I didn’t see its Centrepoint (Palmerston North) premiere in 2004, directed by Quigan who also played the role of Cathy, but I did see last year’s Court Theatre (Christchurch) production, directed by Ross Gumbley. My judgement then (September 2005) was that it fell flat because the well-defined characters went nowhere, the showbiz elements undermined any sense of authenticity, a home movie of Mum’s last birthday deposed what should have been the dramatic climax, and all pretence that it was a play disappeared with the final post-funeral scene when it simply dissolved into a straight-to-audience concert of old-favourites.

Not so with this Downstage production, directed by Catherine Downes. This time the core emotions stirred by Mum’s death anchor the drama, the comedy arises naturally and each song or musical sequence earns its keep by addressing, expressing and/or resolving those core emotions and the conflicts they generate.

This production fulfils what I now understand to have been the original vision Quigan developed with musical director Laughton Pattrick, whose ability to bring the best out of actor/singers as individuals and ensembles no matter what the musical genre, is legendary. That said, I still think the play would be improved if all the work put into giving each sibling a strong back-story was paid off by confronting and resolving a present problem that would impact everyone’s future, like what to do with the family home (which presumably they now co-own).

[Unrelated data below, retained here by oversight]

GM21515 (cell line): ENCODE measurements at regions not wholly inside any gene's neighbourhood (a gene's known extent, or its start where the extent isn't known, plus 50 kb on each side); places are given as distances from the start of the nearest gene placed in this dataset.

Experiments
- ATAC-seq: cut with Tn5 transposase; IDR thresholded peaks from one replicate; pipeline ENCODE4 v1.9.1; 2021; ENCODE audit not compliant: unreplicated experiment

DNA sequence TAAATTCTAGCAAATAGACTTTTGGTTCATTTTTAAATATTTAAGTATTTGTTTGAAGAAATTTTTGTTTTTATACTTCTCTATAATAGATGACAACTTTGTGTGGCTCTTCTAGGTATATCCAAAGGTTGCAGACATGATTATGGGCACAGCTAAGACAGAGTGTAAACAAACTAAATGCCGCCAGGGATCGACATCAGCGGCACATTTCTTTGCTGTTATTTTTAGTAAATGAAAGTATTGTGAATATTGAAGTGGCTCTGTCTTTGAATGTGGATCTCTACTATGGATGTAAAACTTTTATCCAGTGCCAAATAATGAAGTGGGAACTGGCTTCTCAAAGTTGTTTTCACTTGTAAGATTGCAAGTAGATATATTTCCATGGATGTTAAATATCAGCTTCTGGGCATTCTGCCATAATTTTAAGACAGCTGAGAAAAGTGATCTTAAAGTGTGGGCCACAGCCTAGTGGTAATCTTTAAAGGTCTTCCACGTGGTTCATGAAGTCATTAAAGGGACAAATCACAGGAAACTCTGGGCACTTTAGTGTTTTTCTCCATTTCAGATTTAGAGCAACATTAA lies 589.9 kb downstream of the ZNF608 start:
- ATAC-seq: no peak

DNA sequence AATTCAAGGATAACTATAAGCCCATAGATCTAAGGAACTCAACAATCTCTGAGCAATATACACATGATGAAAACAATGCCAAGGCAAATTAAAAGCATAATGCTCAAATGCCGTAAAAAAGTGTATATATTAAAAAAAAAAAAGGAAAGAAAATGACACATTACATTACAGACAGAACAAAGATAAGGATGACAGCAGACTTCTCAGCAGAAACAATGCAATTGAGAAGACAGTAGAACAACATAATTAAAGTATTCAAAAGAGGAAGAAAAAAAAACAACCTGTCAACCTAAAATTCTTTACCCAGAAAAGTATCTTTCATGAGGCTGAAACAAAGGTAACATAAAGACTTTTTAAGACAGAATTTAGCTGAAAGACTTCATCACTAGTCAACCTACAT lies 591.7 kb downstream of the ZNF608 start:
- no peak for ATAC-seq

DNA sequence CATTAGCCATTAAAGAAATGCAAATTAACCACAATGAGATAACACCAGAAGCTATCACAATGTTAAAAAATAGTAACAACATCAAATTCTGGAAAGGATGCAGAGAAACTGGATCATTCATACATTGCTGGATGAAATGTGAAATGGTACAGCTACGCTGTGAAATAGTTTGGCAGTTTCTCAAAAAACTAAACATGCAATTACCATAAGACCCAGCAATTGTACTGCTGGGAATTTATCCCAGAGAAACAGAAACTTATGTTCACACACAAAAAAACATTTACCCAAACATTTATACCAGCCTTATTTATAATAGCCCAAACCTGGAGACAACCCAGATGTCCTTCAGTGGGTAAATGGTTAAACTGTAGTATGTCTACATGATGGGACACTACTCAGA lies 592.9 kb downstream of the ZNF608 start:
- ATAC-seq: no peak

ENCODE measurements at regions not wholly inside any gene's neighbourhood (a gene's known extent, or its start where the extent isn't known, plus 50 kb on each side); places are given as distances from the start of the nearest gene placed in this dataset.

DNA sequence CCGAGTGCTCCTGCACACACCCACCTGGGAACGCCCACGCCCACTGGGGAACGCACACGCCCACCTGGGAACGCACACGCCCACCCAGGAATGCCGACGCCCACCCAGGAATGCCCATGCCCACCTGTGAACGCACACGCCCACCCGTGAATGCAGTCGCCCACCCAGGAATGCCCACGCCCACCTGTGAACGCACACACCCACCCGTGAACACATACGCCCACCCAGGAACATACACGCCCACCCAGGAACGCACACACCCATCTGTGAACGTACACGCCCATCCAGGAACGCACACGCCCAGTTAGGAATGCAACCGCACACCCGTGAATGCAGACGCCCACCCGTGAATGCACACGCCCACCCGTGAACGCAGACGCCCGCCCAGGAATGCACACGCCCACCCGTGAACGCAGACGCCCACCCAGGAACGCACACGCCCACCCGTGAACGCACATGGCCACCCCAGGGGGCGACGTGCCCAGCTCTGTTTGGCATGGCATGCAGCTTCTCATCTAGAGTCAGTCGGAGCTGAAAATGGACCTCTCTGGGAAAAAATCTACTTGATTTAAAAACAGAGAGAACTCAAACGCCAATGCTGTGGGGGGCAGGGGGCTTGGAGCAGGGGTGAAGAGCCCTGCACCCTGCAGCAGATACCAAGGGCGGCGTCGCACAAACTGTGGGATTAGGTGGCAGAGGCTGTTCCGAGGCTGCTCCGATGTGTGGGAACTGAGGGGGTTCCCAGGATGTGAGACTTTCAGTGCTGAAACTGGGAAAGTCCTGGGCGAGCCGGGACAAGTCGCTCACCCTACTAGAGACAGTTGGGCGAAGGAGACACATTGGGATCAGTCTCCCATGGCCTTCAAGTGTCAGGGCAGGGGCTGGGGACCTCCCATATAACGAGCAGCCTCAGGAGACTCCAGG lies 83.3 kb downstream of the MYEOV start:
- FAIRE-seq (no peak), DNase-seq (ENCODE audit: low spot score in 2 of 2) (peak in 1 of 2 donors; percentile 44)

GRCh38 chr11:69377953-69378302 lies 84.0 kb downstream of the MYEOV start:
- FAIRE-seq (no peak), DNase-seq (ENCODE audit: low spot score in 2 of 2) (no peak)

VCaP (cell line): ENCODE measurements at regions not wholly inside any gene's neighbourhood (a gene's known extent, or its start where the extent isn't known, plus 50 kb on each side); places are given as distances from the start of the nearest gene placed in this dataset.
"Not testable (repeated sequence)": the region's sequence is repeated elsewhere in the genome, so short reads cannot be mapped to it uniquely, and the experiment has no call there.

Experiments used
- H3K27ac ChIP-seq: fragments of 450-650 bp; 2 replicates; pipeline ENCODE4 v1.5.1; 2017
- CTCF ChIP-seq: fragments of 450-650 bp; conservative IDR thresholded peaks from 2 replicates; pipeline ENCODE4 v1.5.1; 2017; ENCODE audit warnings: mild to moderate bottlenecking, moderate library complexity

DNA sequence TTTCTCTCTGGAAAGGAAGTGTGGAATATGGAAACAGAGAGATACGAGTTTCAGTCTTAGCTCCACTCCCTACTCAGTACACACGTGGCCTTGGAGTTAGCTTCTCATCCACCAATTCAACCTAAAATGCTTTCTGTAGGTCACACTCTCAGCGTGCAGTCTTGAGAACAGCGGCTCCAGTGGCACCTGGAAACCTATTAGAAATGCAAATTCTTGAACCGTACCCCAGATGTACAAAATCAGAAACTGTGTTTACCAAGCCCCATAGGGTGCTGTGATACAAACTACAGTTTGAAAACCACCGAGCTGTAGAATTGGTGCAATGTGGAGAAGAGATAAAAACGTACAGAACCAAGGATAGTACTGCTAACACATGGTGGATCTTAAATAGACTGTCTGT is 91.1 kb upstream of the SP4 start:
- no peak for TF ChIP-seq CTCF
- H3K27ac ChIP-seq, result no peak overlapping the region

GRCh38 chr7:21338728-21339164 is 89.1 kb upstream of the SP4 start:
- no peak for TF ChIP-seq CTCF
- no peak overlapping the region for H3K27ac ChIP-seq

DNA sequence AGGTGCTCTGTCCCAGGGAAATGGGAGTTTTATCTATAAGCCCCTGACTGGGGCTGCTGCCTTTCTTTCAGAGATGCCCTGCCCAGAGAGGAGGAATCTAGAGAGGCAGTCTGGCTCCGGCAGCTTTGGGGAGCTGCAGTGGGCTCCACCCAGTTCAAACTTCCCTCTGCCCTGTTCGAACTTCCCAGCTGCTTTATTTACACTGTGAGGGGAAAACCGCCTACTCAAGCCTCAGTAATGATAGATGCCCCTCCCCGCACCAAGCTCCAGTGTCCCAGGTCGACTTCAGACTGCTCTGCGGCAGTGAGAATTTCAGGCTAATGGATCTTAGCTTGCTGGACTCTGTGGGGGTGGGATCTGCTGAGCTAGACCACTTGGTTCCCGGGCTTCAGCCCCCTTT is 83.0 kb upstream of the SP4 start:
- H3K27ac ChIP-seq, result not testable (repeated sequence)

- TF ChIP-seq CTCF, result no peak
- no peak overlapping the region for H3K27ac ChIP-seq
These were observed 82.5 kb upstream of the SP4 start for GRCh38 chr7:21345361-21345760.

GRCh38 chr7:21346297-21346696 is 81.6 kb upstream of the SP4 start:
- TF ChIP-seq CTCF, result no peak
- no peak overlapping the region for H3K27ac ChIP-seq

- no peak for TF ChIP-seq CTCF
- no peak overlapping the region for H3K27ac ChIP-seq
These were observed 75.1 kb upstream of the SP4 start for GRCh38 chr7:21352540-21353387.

What does give the present action dramatic shape is the question of whether they will sing Fauré’s Requiem at the funeral, as rashly promised to their fast-fading Mum by older bachelor brother Noel (David McKenzie, who has played the role in all three productions). Heavily pregnant Terri (Lyndee-Jane Rutherford; delightfully stroppy yet mostly carefree) is furious: Mum bossed them into singing all their lives and even though she’s dead "she’s still bossing us around!"

The others claim to be out of practice, especially younger brother Kev, now making a go of his business in Queensland yet still the put-upon runt back home (played as an awkwardly blokey misfit by Jeff Kingsford-Brown). Even when they agree to sing it, there’s still the question of whether they’ll be up to it, even if an increasingly frustrated Noel can get them to rehearse enough. The strong alto voice of flood-ravaged farmer Cathy (beautifully realised by Heather Bolton) is reassuring but there is till a lot of work to do …

Meanwhile it is the spinster sister Jean (Carmel McGlone at her delicious best), whose life has been somewhat on hold during Mum’s illnesses, who makes the lists to keep the funeral arrangements on track, wrestles with the eulogy and reveals some hidden depths. Deaf Aunty Nola from Taihape (Kate Harcourt in her element), Mum’s almost identical sister, helps, hinders and luxuriates in the pragmatic pleasure of inheriting Mum’s electronically controlled lift chair. The younger generation is represented by Cathy’s son Matt (Jamie McCaskill: strong, relaxed and capable), a Solomons-stationed army cook who turns up unexpectedly.